Spring notebook on contracts, playoff talk, early arrivals, new rules and more

SARASOTA, Fla. – The Orioles implemented a policy under their new regime that eliminated public consumption of the contract statuses of their front office and manager. Brandon Hyde has entered his option year after his hiring in December 2018, but anything beyond it remains under wraps.  

Executive vice president/general manager Mike Elias, who’s believed to be working under a five-year deal handed out a month before he selected Hyde, also is unwilling to share any details. However, he offered more hints this morning about their long-term futures in Baltimore.

Asked specifically about Hyde, Elias said, “It’s an area that for better or for worse, I don’t believe it’s in the club’s interests, in anyone working here’s interests, to know the expiration dates on the contracts of our baseball ops employees. That includes him.

“I think you can look at the job that we’ve done rebuilding this team and I know he and I are very proud of it. Obviously, we have an outstanding working relationship so far that’s been very successful, in my opinion, and productive for the team, and I think that people are, for better or worse, going to have to get used to he and I here for a while. I think we’re going to have a lot of success going forward, and he’s done a great job and I was glad to see him get some recognition last year.

“I also was very proud of the fact that, for maybe the first time in recent baseball history, we’ve had the same manager from the beginning of a rebuild through the point of competition, and I think that says a lot and is something he doesn’t get enough credit for.”

Elias isn’t going to be forthcoming about his own situation, laughing at a reporter’s playful attempt to draw out more information.

“That wouldn’t be a question for me in the same way that I’m sure Brandon or our coaches would defer to me on theirs,” he said. “It’s not something that I feel is my business to go popping off about, but we’re very committed to this project with the Orioles.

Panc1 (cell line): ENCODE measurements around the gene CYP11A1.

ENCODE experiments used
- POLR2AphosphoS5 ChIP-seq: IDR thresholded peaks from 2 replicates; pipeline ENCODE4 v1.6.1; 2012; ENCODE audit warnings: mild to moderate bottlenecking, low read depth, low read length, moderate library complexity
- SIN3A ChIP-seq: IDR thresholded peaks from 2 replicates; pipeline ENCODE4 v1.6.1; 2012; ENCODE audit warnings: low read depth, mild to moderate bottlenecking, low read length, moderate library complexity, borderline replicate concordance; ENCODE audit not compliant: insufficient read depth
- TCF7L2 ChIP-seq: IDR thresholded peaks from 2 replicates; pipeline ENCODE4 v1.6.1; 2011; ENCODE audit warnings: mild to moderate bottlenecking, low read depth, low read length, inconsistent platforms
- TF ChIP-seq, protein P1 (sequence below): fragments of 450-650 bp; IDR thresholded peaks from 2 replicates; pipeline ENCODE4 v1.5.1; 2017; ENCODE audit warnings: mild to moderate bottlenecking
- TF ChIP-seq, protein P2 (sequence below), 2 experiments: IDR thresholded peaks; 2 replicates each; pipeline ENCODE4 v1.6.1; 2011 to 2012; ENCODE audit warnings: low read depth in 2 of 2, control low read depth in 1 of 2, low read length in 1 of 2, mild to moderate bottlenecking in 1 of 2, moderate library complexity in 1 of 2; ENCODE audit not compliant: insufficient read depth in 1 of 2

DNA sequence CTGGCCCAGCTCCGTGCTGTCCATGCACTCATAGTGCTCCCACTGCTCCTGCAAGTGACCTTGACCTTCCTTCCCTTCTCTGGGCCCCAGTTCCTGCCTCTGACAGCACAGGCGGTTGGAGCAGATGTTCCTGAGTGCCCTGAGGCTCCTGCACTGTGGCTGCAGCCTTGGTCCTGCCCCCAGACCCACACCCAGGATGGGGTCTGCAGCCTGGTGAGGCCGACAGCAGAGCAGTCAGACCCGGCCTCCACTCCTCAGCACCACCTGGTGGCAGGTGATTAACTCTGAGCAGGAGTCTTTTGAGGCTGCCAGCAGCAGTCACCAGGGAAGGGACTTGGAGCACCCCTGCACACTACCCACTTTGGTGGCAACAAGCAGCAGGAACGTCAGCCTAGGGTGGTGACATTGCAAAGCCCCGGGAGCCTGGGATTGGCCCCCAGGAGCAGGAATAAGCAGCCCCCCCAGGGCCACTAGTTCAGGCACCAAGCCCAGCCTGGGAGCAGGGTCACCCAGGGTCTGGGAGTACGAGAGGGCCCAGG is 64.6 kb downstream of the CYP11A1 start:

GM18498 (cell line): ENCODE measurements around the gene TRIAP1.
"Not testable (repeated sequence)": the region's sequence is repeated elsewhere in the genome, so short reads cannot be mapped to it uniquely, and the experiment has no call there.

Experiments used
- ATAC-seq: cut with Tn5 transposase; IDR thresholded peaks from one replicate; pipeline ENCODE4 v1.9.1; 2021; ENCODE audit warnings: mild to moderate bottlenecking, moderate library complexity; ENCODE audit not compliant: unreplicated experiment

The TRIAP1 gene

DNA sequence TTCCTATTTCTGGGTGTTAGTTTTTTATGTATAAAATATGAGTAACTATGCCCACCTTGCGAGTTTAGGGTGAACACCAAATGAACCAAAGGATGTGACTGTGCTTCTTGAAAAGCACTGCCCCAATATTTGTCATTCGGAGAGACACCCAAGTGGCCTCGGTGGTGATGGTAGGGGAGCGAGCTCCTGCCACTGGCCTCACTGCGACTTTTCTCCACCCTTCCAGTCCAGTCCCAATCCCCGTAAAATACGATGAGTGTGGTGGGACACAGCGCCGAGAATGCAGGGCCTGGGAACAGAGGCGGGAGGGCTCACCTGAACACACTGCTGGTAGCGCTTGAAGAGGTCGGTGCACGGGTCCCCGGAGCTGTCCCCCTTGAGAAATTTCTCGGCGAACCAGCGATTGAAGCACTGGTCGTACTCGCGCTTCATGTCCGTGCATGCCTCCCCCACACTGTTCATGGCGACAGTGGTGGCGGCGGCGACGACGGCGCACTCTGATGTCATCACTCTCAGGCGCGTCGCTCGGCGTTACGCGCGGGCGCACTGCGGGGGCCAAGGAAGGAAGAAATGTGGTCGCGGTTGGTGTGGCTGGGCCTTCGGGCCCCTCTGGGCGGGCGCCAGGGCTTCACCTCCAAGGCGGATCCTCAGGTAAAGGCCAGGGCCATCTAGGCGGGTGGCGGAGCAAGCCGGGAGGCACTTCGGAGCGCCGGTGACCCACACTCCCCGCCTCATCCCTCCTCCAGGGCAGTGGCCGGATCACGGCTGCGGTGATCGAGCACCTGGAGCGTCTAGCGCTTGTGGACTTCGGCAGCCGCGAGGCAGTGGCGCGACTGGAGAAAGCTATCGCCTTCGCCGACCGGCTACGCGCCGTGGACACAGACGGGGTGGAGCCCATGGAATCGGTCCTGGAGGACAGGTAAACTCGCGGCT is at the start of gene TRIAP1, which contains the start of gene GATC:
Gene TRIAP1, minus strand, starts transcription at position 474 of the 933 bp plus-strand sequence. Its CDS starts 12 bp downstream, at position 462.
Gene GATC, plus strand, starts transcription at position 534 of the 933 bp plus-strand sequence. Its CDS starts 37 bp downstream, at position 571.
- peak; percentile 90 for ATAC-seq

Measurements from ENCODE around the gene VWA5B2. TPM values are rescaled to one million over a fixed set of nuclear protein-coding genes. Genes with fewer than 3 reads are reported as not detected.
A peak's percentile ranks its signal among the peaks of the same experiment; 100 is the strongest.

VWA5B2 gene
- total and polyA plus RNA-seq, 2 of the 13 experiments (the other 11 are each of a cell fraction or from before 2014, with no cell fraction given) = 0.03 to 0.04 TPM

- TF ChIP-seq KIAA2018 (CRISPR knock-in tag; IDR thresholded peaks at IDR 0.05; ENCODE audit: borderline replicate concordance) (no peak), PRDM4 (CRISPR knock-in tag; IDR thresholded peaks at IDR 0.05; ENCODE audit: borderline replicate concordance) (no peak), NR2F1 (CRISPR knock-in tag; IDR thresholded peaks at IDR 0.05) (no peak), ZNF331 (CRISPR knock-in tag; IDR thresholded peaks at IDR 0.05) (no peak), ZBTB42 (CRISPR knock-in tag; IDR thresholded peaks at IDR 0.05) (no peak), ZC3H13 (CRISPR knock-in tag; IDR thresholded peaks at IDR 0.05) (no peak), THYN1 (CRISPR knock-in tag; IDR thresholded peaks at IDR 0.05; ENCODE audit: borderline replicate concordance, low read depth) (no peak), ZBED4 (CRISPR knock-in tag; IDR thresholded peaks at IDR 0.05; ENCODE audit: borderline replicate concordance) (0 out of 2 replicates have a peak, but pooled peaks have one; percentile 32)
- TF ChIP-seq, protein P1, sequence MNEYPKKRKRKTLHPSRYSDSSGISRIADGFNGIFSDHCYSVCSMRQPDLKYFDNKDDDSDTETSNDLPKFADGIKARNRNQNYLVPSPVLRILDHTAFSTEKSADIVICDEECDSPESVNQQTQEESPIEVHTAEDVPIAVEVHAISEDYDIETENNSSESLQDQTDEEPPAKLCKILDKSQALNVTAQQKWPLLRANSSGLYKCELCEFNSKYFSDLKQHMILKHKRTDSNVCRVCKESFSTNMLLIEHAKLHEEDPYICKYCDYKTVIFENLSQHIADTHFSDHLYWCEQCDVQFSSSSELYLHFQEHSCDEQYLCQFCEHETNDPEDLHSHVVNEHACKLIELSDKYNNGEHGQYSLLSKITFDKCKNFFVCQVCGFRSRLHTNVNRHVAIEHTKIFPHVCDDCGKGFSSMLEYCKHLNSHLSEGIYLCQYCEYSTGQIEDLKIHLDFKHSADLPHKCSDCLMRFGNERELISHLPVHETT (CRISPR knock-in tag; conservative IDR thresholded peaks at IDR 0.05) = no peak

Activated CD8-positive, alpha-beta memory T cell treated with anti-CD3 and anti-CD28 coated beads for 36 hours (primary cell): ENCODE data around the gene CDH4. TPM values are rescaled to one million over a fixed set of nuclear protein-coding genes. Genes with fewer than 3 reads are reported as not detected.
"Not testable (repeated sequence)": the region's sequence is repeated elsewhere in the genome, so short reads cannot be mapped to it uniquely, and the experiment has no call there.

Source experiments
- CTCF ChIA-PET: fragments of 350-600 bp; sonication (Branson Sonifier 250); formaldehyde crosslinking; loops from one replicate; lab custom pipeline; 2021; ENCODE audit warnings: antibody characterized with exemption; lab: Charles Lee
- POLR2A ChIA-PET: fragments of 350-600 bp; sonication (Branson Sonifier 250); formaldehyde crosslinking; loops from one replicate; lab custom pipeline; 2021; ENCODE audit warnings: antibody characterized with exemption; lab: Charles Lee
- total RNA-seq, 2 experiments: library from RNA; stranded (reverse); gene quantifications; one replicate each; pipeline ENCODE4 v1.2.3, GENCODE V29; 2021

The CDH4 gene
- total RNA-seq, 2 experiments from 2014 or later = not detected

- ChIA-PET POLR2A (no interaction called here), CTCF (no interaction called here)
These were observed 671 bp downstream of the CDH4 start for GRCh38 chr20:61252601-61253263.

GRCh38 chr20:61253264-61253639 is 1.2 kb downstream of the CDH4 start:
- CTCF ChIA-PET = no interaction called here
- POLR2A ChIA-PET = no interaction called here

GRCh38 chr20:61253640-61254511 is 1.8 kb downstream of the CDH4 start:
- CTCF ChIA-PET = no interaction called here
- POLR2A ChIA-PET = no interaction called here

“I’ve said before, it’s kind of personal for me, growing up in the area, to see the health of this franchise persist and blossom in the future, and I’m really proud to be here and proud of the way that it’s going.”

Will the media be talking to Elias in that exact spot, outside the baseball operations building, one year from now?

“Again, that’s not up to me either,” he said, laughing. “I certainly expect that to be the case, but this is a tough racket and I don’t take anything for granted in this gig or this line of work. Changes happen up and down organizations all the time.”

“I think that the management team that’s here, this has been a really hard job. We inherited a lot of problems, we’ve been working through them. They’re very big global problems but also big issues with the baseball operation when we came in, and I think … this has really gone about as well as I could have hoped since starting, especially with the pandemic layered in there and a labor stoppage. I think this group is really equipped to be the ones that lead us to the playoffs and beyond. So, I hope that’s how it plays out.”

Hyde is entering his first camp with the Orioles coming off a winning season, and with their expectations soaring.

"It was a tough few years, an unusual few years, also," he said. "It feels good. I feel proud if the organization, how far we've come. You just look at our spring training roster and you're really encouraged by the amount of talent that's there, and we're still fairly inexperienced and we have a lot of young dudes who haven't been in the big leagues yet who are incredibly talented. It's really, really exciting. 

"To be able to get to this point, it's not easy to do, and I give Mike and the front office a ton of credit for the way they've drafted and signed players and claimed the right guys. And the kind of character, too. We have high character guys, so not just talented, but high-character guys. It's nice to kind of get over the hump, so to speak."

* The Orioles are talking playoffs but not everyone is buying it.

PECOTA calculates their win total at 73.8, with a last-place finish in the division. ZiPS, which is under the FanGraphs umbrella, has them finishing below .500. Various betting sites are doing the same.

“I think those are lower than I would expect to see,” Elias said. “I think that’s the nature of it. You kind of tend to have some in-house bias, so to speak, on your own players with any kind of projections because you’re acquiring and keeping those players for those reasons, but we really like this team and it’s going to be a dogfight. I know that. I think we’ve got a good shot to get into the playoffs this year and we’re going for that.”

Elias trusts Hyde and his staff to get players ready for the season no matter how the club or industry views them.

“I’ll yield to their plans there,” he said.

Elias sees three position player roster spots that are wide open. The pitching side has the obvious rotation battles and more bullpen uncertainty with injuries to Dillon Tate and Félix Bautista.